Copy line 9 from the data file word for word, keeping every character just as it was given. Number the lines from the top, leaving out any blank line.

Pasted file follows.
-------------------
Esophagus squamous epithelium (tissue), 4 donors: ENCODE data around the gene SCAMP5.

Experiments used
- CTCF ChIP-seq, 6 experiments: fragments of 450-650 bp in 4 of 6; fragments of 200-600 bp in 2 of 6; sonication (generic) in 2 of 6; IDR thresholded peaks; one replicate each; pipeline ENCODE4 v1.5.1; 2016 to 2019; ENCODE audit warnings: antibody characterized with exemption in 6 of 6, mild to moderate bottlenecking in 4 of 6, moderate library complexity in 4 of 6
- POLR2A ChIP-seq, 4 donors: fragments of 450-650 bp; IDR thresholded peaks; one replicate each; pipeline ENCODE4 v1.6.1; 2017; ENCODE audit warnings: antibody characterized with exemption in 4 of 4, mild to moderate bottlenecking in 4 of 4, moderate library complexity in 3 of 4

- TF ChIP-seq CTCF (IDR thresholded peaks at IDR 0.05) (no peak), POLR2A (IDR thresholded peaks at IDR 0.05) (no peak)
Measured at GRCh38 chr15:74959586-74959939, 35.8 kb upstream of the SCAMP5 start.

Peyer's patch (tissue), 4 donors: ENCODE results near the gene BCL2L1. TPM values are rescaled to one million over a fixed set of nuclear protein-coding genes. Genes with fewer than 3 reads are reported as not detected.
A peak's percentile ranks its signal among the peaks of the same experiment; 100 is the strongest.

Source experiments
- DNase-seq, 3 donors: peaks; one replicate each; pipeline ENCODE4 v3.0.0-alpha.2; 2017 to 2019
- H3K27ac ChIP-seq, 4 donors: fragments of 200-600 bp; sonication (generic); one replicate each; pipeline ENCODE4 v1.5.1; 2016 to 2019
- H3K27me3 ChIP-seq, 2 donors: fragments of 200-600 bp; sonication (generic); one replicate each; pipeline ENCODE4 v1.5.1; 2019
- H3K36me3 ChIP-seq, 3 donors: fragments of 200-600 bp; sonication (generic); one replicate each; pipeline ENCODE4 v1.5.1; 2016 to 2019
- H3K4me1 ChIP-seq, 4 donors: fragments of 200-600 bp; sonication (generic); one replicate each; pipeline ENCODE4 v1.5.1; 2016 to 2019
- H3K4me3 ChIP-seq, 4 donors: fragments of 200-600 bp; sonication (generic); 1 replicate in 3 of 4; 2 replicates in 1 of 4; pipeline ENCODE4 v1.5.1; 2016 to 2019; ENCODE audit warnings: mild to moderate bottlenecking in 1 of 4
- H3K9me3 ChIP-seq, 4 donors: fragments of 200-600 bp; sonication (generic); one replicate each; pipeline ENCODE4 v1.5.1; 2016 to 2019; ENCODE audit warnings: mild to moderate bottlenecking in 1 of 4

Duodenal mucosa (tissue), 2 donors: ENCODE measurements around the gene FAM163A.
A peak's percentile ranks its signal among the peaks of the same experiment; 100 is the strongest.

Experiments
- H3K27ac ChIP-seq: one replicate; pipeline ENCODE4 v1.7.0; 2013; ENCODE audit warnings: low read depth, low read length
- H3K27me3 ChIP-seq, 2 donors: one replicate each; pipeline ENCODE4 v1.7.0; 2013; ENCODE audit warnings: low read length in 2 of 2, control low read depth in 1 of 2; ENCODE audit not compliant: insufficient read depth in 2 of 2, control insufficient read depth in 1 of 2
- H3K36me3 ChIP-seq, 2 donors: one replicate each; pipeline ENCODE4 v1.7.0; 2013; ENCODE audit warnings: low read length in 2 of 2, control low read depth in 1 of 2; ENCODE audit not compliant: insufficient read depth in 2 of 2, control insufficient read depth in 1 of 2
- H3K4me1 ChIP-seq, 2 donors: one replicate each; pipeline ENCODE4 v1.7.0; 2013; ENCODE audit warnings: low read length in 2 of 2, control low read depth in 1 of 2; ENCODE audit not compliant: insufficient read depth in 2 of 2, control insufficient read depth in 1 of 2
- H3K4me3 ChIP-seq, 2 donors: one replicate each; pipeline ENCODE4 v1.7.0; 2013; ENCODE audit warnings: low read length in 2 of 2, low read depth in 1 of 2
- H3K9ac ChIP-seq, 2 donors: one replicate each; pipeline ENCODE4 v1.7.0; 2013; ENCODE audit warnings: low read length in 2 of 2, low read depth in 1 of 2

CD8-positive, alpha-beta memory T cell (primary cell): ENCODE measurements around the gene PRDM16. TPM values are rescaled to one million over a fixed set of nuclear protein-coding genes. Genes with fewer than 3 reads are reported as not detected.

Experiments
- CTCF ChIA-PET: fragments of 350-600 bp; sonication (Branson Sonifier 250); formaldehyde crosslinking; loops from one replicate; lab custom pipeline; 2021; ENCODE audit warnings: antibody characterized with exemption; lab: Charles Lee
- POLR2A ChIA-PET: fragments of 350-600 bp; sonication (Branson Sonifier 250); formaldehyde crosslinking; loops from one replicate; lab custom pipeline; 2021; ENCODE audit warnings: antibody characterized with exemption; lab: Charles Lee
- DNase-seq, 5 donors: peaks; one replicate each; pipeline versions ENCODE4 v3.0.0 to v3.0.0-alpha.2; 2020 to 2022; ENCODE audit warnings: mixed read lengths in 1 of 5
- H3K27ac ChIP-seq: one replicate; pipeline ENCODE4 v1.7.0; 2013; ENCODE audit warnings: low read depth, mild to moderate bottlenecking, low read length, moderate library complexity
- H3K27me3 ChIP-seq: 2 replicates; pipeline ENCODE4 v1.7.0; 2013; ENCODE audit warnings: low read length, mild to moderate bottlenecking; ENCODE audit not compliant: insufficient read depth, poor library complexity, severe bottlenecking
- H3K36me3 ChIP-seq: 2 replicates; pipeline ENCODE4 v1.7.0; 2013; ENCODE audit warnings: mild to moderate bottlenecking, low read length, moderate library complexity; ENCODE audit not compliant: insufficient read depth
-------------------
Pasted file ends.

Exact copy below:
Source experiments